Eventually the shape will become a circle.

I will try to add "Easier" solution yet it requires 2 assumptions:

1. The shape is formed of edges.
2. Given a shape formed of $n$ edges and perimeter $P$ the largest area will be if all edges are equal in their length.

If we take those 2 assumptions something nice happens.
Since the shape is symmetric it has a center and the distance from its center to any vertex is equal.
Let's define the distance to each vertex as $r$.
What is formed is Isosceles Triangle composed from two edges of the length $r$ and a base of the length $\frac{P}{n}$.
The area of this triangle is given by ${A}_{n} = \frac{r}{2} \cos \left( \frac{\pi}{n} \right) \frac{P}{n}$.

Since there are $n$ triangles just like this the area is given by $A = \frac{r}{2} \cos \left( \frac{\pi}{n} \right)$.

Now, to maximize the are one need to maximize the term $\cos \left( \frac{\pi}{n} \right)$ which is maximized for $n \to \infty$ which suggests a shape of a circle.

Dedicated with love to Renana!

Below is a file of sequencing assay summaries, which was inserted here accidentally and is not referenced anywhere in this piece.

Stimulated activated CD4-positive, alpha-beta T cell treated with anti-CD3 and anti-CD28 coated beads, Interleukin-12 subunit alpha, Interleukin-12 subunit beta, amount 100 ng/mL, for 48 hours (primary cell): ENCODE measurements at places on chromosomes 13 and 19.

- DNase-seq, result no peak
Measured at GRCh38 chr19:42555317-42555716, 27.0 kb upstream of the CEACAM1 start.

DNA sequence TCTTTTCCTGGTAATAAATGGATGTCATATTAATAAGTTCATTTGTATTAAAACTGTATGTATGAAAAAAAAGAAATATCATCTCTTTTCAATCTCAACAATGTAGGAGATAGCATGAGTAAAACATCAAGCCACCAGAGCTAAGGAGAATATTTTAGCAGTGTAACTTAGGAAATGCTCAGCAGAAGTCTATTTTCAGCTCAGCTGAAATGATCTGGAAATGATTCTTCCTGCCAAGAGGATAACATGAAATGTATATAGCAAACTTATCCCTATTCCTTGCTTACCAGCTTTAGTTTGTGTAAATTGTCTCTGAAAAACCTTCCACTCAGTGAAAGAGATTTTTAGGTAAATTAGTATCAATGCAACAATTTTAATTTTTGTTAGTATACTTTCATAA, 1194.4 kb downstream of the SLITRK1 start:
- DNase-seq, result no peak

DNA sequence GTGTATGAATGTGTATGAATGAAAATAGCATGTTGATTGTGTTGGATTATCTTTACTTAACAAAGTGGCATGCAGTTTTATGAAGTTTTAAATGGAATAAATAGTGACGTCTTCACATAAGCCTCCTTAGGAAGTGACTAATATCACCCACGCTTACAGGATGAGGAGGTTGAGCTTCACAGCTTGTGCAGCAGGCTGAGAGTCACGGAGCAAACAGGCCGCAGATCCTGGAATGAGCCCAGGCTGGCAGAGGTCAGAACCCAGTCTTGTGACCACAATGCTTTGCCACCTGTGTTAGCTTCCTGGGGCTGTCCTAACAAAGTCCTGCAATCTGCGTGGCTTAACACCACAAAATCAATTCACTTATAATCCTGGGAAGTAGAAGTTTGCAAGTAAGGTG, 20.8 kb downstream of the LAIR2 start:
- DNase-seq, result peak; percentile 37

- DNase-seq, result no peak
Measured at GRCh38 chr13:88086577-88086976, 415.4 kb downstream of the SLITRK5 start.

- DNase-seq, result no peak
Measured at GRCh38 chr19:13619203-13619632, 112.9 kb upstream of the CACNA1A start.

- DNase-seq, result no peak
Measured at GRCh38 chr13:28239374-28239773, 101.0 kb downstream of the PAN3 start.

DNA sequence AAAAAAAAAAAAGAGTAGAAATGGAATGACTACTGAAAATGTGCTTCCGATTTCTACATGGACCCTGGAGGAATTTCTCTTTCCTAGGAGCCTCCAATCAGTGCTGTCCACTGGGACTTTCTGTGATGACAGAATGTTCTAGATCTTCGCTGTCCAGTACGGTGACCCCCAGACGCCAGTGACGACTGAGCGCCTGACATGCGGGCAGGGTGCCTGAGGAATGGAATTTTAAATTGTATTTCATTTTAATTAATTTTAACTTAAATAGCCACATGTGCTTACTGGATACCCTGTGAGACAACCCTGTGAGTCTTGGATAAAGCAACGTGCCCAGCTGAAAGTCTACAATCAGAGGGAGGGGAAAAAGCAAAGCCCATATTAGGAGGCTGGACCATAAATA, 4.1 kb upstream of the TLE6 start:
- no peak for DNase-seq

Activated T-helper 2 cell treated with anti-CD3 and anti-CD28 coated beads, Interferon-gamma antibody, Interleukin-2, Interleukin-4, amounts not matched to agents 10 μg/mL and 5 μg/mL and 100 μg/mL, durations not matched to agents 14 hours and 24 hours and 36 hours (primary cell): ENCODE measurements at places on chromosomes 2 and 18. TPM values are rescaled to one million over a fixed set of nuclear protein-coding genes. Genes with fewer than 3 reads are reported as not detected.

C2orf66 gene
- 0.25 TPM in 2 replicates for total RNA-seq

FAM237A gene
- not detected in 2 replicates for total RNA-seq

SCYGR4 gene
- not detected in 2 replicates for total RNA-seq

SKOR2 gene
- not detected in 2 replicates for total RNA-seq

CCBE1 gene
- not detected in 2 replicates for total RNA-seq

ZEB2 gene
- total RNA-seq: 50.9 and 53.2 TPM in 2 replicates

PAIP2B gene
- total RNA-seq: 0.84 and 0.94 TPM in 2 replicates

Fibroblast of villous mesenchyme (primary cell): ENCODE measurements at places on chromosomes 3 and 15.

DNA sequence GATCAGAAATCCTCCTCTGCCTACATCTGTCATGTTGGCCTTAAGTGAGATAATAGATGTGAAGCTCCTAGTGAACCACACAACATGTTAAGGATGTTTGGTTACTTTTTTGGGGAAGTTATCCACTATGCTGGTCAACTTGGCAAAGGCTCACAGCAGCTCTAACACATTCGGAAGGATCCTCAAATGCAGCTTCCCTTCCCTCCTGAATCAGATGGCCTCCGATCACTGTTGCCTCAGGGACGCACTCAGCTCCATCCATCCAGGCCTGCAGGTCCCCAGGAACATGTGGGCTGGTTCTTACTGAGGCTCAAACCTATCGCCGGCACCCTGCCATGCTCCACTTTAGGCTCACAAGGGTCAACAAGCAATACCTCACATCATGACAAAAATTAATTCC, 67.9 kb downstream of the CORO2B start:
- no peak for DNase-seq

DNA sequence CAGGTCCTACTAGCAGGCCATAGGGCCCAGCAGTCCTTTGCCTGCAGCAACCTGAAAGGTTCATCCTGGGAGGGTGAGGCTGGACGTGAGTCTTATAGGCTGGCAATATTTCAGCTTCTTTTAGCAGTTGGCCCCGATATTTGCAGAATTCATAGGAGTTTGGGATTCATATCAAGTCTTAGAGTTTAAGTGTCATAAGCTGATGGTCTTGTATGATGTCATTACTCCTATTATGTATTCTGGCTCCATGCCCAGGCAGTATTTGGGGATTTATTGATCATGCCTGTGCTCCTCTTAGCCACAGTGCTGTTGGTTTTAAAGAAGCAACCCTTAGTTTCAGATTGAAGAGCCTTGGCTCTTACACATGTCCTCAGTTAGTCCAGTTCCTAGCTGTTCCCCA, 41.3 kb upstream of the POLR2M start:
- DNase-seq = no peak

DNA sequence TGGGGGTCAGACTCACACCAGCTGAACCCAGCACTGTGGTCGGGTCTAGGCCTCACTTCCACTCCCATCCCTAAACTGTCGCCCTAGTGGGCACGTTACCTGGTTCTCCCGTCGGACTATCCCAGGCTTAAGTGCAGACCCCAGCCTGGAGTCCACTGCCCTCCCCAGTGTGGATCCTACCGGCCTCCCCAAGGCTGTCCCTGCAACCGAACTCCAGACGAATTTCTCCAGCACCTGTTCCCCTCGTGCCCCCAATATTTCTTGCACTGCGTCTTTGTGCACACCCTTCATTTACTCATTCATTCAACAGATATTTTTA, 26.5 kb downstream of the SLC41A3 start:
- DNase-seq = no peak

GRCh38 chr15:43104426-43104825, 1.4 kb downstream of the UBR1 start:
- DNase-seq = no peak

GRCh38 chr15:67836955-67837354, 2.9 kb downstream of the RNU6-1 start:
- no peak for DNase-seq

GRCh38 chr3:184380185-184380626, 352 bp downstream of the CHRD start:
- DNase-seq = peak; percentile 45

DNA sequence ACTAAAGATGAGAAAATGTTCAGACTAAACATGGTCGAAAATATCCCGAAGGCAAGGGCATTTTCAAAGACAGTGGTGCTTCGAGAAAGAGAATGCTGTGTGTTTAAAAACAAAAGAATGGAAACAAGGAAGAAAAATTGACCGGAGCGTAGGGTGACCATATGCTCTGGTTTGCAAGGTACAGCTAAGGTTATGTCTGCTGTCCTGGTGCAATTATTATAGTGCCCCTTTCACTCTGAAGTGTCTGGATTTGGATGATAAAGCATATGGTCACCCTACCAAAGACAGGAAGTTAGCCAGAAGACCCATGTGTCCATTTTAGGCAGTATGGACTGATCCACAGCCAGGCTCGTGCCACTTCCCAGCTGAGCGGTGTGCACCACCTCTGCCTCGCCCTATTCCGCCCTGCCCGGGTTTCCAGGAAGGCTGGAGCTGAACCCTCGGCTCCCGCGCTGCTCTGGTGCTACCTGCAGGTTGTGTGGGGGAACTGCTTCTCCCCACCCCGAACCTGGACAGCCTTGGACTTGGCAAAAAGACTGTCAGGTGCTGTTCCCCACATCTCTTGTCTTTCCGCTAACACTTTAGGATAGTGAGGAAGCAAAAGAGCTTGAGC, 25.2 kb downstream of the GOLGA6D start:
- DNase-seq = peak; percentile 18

Here's a very hand-wavy construction which provides some intuition behind this result:

Begin with a closed convex curve of some perimeter $$P$$. Pick any point on this curve. Now pick find the unique point on this curve that's $$P/2$$ away from this starting point. Bisect the curve along the line defined by these two points. Now look at the two halves. One of them will likely have the larger area. Flip this half over the smaller half, obtaining a new closed curve with larger area and with bilateral symmetry.

Repeated application of this procedure preserves the perimeter, increases the area, and also introduces a new axis of bilateral symmetry with each step. In the limit, the figure obtained is "infinitely bisymmetrical"–a circle. (👋)